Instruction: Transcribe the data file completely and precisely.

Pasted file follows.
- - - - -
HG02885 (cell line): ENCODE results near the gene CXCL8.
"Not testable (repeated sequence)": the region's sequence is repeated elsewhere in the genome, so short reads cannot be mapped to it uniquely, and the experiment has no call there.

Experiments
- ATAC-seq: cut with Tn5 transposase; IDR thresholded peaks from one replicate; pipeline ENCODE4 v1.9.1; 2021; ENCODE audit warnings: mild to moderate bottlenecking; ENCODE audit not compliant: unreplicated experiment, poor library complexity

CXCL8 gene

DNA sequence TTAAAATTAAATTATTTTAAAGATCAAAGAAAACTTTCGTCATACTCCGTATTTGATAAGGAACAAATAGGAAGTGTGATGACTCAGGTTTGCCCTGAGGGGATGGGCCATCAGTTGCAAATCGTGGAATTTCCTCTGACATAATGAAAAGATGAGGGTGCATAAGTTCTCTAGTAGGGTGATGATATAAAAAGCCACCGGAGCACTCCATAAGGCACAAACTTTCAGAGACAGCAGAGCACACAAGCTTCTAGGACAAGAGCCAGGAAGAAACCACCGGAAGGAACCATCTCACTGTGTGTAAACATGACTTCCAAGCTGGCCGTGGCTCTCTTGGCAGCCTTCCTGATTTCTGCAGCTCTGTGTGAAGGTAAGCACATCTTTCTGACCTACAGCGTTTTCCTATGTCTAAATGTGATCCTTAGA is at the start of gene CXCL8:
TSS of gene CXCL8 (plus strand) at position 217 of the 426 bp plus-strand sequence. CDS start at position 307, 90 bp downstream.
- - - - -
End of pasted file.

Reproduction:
HG02885 (cell line): ENCODE results near the gene CXCL8.
"Not testable (repeated sequence)": the region's sequence is repeated elsewhere in the genome, so short reads cannot be mapped to it uniquely, and the experiment has no call there.

Experiments
- ATAC-seq: cut with Tn5 transposase; IDR thresholded peaks from one replicate; pipeline ENCODE4 v1.9.1; 2021; ENCODE audit warnings: mild to moderate bottlenecking; ENCODE audit not compliant: unreplicated experiment, poor library complexity

CXCL8 gene

DNA sequence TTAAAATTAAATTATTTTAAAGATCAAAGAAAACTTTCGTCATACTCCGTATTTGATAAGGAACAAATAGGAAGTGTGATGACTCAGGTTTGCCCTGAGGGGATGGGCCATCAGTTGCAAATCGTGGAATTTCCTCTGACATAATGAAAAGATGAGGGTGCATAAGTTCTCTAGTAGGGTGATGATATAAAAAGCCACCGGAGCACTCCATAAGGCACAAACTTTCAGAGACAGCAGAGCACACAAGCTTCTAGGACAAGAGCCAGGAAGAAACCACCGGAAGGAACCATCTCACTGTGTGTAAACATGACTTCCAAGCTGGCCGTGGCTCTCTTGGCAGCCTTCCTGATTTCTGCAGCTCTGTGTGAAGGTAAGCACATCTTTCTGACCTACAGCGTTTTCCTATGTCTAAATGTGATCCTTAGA is at the start of gene CXCL8:
TSS of gene CXCL8 (plus strand) at position 217 of the 426 bp plus-strand sequence. CDS start at position 307, 90 bp downstream.